While shuffling through a stack of postcards to find examples to use for yesterday’s blog post, I rediscovered three Anime bills. I couldn’t remember whether dad described them as legitimate Thai currency or if they were issued as pretend money. At first glance, they appear to be a government issued currency because they are marked with serial numbers.
Dad and my step-mother are no longer alive so I sent photos as attachments to my step-mother’s cousin and nephew who are Thai immigrants to the U.S. They were just as flummoxed as me. I conducted a lengthy image search on the Web. The images were either of legitimate Thai currency with portraits of the monarch or obvious Anime game “money”. I couldn’t find anything remotely like the bills from my postcard box.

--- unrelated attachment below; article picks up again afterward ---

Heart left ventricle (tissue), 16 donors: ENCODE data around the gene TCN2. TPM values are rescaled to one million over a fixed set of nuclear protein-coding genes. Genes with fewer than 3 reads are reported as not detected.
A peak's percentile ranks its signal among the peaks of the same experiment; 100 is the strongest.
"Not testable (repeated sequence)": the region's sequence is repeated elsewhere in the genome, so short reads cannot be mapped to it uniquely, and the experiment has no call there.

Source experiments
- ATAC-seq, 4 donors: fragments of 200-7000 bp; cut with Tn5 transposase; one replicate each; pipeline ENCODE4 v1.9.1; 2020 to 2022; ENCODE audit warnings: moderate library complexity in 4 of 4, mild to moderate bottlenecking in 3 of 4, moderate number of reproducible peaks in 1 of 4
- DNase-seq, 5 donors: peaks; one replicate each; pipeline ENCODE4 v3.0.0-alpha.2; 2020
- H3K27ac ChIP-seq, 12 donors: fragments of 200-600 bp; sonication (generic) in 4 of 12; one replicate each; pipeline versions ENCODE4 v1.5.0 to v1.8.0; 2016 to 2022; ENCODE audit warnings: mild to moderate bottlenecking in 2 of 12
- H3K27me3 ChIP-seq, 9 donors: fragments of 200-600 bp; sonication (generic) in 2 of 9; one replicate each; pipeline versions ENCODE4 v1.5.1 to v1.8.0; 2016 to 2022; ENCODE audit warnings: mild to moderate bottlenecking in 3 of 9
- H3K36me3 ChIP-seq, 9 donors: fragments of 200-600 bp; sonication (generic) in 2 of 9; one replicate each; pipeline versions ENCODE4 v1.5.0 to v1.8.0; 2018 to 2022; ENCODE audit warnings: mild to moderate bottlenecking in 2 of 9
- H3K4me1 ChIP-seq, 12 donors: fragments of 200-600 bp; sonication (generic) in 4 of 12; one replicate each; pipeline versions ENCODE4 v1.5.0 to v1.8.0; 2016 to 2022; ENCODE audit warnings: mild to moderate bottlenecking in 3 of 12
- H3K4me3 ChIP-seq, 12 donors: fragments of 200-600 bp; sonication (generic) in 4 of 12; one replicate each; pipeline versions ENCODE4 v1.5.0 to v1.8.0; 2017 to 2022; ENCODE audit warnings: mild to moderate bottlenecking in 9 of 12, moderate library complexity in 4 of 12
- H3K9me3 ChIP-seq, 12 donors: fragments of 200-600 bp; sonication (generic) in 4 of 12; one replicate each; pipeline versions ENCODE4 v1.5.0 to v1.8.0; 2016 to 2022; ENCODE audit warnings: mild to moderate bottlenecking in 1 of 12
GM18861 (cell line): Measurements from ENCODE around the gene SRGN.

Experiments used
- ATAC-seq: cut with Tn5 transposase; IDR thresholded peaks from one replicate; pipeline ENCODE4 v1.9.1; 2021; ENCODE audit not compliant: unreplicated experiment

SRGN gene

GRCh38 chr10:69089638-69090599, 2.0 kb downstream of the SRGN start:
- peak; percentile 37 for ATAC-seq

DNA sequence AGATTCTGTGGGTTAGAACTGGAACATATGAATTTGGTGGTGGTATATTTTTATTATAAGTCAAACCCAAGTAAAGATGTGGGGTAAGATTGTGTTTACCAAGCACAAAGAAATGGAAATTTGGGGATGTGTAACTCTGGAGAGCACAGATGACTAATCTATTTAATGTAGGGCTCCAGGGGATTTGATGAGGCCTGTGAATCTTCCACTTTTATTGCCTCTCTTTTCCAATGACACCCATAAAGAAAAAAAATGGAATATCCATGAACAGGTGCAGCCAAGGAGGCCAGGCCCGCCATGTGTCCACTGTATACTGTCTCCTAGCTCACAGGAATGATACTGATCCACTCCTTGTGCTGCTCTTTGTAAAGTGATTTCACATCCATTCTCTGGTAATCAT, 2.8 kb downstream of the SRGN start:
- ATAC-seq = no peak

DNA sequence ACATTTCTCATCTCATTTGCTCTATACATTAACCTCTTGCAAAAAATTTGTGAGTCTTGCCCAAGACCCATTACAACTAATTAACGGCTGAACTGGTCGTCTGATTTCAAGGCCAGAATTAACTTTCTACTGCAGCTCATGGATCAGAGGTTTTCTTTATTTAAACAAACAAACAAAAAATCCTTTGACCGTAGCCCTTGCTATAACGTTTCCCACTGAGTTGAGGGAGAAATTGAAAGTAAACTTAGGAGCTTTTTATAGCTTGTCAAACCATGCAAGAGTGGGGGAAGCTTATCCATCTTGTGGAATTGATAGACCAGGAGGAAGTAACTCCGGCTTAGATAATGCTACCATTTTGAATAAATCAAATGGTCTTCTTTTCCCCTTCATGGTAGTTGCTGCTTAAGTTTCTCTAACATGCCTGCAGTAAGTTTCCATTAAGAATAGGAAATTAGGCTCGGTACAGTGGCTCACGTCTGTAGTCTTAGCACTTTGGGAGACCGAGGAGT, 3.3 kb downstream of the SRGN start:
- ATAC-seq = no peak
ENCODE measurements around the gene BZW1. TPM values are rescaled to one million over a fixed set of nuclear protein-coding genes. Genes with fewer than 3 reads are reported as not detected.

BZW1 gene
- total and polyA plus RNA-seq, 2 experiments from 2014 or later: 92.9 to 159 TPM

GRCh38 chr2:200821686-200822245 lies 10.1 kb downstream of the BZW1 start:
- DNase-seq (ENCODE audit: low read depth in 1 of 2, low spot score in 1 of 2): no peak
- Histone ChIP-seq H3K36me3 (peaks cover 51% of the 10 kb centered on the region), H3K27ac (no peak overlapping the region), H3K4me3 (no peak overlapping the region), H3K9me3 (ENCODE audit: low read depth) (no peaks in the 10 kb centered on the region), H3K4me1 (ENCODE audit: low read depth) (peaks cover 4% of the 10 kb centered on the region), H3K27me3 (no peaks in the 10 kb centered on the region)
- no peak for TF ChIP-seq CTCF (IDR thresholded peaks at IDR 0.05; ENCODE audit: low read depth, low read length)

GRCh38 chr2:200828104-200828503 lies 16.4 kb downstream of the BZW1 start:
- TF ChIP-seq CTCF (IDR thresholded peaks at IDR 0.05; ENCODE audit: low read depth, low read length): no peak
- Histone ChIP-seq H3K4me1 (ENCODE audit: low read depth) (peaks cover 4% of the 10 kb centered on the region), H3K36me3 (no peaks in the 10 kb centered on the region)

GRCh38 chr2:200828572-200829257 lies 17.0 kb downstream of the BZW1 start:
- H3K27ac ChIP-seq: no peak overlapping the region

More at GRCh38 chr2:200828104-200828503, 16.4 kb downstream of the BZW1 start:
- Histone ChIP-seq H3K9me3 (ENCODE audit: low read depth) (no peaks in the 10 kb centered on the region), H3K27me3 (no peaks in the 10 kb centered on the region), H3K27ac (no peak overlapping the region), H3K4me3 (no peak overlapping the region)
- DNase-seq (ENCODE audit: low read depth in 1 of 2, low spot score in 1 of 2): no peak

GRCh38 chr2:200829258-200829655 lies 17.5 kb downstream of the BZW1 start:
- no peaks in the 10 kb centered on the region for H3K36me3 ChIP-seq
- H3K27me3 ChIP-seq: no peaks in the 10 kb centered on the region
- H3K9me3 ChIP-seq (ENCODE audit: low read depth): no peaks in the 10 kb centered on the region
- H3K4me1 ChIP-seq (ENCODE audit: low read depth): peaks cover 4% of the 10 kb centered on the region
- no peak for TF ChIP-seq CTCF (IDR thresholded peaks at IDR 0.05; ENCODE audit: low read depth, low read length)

The question remains; are these 50, 100, and 500 Baht currency or are they something else? I’m still curious about these bills so why not use the photos I shot on the blog? Then it also seemed like a good idea to include a photo of some tokens to round out the day’s post.
The token coins are from top left: a Roman coin reproduction, a William Clark token issued by the U.S. Mint as part of the bicentennial commemoration in 2003 of the Lewis and Clark Expedition across the Upper Midwest and West, a John Deere souvenir from Iowa. In the second row: some novelty mini-coins that came from who-knows-where, a souvenir from the Philadelphia Mint, and a bar of silver bullion cast in the form of a gift.
The Blue Jay of Happiness quotes contemporary Japanese artist, Takashi Murakami. “For children of my generation, anime was an escape from Japan’s loser complex following World War II. Anime wasn’t foreign. It was our own.”